The Helsinki Affair: A Spy Thriller that Misses its Mark

I always get excited for a new spy thriller, but The Helsinki Affair didn’t quite hit the target. The setup was intriguing—Amanda Cole, a CIA agent in Rome, gets a tip about a planned assassination of a US Senator. The premise promises high stakes and international intrigue. However, the execution was lackluster.

Amanda’s quest to unravel an international conspiracy after the assassination takes us on a whirlwind tour from Rome to Helsinki, yet the storytelling felt bogged down by too many details and awkward sentence structures. The narrative’s frequent point of view switches, especially noticeable in the audiobook, added to the confusion rather than the suspense.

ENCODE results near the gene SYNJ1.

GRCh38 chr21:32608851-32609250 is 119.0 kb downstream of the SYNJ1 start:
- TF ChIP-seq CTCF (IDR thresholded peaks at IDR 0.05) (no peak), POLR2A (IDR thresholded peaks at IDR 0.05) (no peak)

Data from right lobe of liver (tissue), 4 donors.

Halfway through, the novel took on a nonfiction tone that seemed out of place in a supposed thriller. The characters lacked depth, and I struggled to stay engaged. Although the ending had a decent twist and left room for a sequel, the overall experience was underwhelming. I finished the book more out of a sense of duty, as it was an ARC, than enjoyment.

The novel’s bright spot was the potential of its premise and a few well-done scenes that reminded me of what could have been. I’m giving The Helsinki Affair 3 stars because it had its moments, but I was hoping for a lot more. Now, I’m planning to revisit the author’s earlier work, Our American Friend, which I’ve heard is much better. Here’s hoping it delivers the thrill that was missing here.

** Thanks to NetGalley and the Publisher for a review copy of this book. The opinions are my own.




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